NZ torn apart at Eden Park

New Zealand were left wide-eyed and perplexed after heading into today’s fourth one-day international against Sri Lanka in Auckland with a series lead and coming out of it having only just avoided a 200-run defeat and their lowest-ever ODI total. Sri Lanka were destructive with the bat and looked at times to be bowling with some sort of explosive device as they tore apart what was, due to the rotation policy, a somewhat brittle New Zealand lineup.

Like so many ODIs have in the past, the carnage began with Sanath Jayasuriya. The Sri Lankans put on 102 for the first wicket in 15 overs, with Jayasuriya’s partner Upul Tharanga contributing just 22. Jayasuriya smashed 70 from just 44 balls with seven fours and five sixes, in the process breaking the world record for sixes in ODI cricket, boosting Sri Lanka’s run rate up to 7 and setting them seemingly for a monstrous score.

But when he departed to a catch on the boundary by Michael Mason off the bowling of Mark Gillespie, the run rate fell away almost as quickly as New Zealand’s middle order later in the day. Gillespie became something of a hero with the crowd as he bounced back from being hit for six from his first ball and ten from his first over with an amazing spell in which he picked up three wickets in the space of two overs, following up the scalp of Jayasuriya with those of struggling captain Mahela Jayawardene for 0 and then Tharanga for 22.

However, Sri Lanka then again produced something New Zealand failed to produce once in their chase – a solid partnership. Kumar Sangakkara and Marvan Atapattu started slowly, with the latter scoring just one from his first 20 balls, but gradually gained momentum and turned the strike over well as they rebuilt after the brief spell of destruction brought about by Gillespie’s first spell. The two put on 91 before Atapattu fell to Andre Adams for 34, by which time Sangakkara was ready to launch his attack. He started scoring at a rate somewhat alarming to New Zealand supporters and seemed to be eyeing a century before being dismissed in the first over of Bond’s final spell, top edging a short ball and being caught by Ross Taylor for 79, which in the end proved to be a higher score than the entire New Zealand team managed.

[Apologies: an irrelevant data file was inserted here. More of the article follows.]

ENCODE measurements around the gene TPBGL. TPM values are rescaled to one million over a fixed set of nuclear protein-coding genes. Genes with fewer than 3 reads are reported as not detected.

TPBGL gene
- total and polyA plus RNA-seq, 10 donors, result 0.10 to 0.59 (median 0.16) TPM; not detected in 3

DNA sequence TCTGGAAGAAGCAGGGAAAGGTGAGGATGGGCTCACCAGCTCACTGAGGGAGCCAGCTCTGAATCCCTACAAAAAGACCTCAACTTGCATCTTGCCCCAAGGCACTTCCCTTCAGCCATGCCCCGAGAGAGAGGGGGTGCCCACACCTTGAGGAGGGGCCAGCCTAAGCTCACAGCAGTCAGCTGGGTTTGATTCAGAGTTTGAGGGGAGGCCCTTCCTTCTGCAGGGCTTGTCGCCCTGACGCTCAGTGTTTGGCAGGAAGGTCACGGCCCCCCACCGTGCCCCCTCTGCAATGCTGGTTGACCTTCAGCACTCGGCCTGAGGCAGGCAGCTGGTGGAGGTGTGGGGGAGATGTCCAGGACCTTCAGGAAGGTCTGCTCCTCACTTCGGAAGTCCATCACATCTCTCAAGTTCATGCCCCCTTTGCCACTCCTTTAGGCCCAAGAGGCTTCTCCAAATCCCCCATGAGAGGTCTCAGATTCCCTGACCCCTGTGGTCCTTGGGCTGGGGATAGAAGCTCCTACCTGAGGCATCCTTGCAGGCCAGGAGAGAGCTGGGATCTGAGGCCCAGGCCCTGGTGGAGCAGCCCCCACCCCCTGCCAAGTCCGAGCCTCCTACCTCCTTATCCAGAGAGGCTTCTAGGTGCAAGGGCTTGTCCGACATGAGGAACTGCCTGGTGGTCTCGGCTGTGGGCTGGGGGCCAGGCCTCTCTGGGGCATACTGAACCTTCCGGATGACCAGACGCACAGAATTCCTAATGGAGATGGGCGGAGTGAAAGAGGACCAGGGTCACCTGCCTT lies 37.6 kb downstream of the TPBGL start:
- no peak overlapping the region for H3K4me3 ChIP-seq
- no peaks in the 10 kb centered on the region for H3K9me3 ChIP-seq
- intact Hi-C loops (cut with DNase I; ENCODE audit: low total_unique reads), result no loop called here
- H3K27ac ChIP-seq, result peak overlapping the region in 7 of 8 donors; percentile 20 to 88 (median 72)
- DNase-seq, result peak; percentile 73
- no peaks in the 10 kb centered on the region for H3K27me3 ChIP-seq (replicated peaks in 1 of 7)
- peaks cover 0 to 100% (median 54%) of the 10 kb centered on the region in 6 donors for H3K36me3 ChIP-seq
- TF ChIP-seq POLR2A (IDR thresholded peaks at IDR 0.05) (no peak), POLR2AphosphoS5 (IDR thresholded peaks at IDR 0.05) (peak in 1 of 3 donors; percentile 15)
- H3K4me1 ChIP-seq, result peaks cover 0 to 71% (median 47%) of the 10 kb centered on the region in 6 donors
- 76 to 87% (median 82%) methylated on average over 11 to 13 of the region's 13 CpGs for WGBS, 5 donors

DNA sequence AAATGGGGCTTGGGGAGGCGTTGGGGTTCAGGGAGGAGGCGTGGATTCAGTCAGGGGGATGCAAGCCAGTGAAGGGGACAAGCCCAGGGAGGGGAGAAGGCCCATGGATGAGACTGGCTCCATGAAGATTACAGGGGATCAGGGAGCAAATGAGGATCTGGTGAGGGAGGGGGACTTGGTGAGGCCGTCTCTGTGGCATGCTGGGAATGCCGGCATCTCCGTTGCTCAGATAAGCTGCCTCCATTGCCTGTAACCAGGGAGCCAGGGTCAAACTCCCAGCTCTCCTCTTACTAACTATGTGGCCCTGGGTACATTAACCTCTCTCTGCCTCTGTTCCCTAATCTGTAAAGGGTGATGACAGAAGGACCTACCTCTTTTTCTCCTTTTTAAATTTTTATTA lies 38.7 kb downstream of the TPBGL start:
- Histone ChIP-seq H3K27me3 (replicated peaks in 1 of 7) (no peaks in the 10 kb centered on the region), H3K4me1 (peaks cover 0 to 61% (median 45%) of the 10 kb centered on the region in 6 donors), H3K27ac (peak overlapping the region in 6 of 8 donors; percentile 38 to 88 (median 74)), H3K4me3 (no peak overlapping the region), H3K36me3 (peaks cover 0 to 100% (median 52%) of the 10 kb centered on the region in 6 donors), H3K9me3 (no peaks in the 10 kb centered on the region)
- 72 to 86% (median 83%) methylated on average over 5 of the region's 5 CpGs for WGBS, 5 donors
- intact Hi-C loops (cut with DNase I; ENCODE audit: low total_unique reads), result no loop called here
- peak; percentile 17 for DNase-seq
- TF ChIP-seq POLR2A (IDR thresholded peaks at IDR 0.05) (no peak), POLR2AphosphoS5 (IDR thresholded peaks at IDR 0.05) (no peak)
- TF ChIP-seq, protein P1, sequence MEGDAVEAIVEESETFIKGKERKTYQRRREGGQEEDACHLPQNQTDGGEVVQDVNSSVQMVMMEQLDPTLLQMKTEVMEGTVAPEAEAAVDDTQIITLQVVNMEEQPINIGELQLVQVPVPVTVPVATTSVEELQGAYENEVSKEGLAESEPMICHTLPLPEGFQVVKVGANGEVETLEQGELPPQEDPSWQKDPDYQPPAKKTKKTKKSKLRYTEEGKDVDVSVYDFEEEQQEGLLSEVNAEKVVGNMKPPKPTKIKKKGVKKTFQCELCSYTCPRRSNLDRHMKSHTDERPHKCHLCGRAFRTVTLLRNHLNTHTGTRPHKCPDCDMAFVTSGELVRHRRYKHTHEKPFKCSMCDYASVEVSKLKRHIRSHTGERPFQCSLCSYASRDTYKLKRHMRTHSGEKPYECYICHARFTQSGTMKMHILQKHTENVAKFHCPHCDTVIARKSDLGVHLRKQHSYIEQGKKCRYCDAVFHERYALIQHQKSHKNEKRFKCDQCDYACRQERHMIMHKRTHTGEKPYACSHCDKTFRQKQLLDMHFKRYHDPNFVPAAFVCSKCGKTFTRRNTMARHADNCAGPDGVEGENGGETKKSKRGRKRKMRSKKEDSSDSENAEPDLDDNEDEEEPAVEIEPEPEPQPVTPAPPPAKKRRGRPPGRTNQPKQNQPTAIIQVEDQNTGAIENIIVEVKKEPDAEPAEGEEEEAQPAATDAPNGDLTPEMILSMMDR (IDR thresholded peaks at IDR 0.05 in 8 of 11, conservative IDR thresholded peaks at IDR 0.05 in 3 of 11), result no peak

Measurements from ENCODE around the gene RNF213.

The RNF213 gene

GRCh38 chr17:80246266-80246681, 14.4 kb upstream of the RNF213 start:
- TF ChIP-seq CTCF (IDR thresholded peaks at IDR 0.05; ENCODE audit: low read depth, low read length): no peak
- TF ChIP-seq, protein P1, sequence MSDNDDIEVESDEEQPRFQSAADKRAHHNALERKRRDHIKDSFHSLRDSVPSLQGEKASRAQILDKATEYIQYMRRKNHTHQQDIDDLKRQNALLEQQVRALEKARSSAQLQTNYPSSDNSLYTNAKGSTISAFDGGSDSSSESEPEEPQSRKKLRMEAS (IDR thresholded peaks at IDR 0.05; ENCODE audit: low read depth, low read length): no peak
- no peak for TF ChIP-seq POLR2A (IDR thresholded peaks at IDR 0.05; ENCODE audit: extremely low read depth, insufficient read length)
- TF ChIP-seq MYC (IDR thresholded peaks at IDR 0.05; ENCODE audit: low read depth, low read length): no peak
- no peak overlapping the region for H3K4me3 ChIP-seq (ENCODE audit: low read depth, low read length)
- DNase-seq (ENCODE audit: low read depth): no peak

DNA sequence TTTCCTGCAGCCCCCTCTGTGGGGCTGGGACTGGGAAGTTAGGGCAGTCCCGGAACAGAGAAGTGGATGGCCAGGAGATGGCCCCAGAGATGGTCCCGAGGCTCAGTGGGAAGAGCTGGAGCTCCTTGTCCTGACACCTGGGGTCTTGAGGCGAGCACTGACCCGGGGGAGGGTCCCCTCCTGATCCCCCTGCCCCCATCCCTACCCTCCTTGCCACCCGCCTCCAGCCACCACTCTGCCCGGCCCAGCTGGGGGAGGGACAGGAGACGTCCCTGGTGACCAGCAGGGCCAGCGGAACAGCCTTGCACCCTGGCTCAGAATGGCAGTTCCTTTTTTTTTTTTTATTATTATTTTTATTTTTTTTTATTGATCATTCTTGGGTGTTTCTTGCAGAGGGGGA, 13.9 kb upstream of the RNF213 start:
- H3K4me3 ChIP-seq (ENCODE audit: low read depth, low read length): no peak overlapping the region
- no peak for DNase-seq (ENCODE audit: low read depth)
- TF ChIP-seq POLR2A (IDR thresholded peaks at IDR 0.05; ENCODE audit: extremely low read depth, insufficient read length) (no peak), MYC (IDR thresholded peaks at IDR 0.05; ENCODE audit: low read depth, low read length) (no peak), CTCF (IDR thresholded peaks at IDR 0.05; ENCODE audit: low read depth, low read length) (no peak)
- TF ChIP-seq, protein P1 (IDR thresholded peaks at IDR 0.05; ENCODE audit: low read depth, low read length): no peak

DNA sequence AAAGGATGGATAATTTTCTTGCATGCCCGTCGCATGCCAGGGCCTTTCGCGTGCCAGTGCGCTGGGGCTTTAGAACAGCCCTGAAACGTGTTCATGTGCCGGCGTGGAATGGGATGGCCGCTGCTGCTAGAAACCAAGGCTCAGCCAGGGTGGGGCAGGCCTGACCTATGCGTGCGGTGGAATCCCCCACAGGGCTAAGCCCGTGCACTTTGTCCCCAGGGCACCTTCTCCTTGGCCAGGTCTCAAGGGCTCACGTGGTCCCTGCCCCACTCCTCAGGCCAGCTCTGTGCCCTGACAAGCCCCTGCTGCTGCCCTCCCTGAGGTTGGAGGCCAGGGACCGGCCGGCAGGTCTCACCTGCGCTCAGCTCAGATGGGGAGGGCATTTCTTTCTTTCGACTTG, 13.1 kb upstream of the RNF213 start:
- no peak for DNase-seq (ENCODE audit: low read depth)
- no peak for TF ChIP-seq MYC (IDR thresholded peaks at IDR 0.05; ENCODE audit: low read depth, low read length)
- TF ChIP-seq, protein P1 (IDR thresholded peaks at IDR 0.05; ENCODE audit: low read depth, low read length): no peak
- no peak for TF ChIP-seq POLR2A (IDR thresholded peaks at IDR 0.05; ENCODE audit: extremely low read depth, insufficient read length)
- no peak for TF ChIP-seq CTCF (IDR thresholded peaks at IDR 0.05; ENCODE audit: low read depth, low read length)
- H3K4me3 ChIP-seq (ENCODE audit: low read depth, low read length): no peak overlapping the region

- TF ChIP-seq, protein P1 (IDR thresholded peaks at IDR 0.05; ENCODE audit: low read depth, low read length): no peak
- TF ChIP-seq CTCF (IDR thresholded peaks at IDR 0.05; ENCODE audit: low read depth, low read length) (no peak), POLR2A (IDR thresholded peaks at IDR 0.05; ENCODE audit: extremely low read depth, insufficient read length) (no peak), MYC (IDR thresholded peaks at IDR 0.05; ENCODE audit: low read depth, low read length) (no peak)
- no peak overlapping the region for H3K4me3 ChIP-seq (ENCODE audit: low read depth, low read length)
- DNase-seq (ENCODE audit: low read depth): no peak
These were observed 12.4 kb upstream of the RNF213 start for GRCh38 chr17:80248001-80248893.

Sri Lanka ended up on 262-6, a score both sides would have been fairly happy with. Sri Lanka because they had reached a score they could back their high-class bowling attack to defend, and New Zealand because a score well over 300 was a strong possibility when Jayasuriya was in full flight. Shane Bond, who picked up two wickets, and particularly Mark Gillespie bowled brilliantly and are largely responsible for keeping the score below 280.

New Zealand’s chase began just like all of their other innings in this series have – with Brendon McCullum smashing a ball powerfully to the boundary and bringing the crowd to their feet. But from there it all went downhill. Stephen Fleming, who looked short of match practice but surely for some reason other than that he was rested for the first three ODIs, fell leg before to Chaminda Vaas without scoring, and McCullum followed a couple of overs later after scoring all of the 17 runs on the board. In a stunning collapse Ross Taylor, Peter Fulton and Hamish Marshall all followed leg before, although there was some doubt involved in some of the umpiring decisions, and from there no one but the recalled Craig McMillan managed to reach double figures.

McMillan batted valiantly on, playing with a maturity and patience not normally associated with his batting, watching helplessly as one by one his partners were cut down by a complete and flawless bowling performance by the Sri Lankans. Seeing Shane Bond walk out to join him at number eight, one can only imagine what his thoughts must have been relating to the rotation policy employed for this series.

In the end New Zealand managed just 73 runs in an agonising two-hour demolition, Sri Lanka levelling the series with a 189-run win that was more fitting for a team marching towards a whitewash than one levelling a series at 2-2.

The two teams now head to Hamilton for the fifth and deciding ODI, with Sri Lanka enjoying the road trip much more than the New Zealanders, who have been left with a great deal to think about. New Zealand supporters can only hope that the rotation policy is thrown out the window of the New Zealand team bus somewhere near Meremere, and that Vaas and his team-mates are somewhat less unplayable come Tuesday.

Sri Lanka 262-8
Kumar Sangakkara 79, Sanath Jayasuriya 70
Mark Gillespie 3-39, Shane Bond 2-47

New Zealand 73 all out
Craig McMillan 29 no, Brendon McCullum 17
Lasith Malinga 3-10, Chaminda Vaas 3-14

Sri Lanka won by 189 runs.

Cricket Web Player of the Match: Sanath Jayasuriya – 70 (44)

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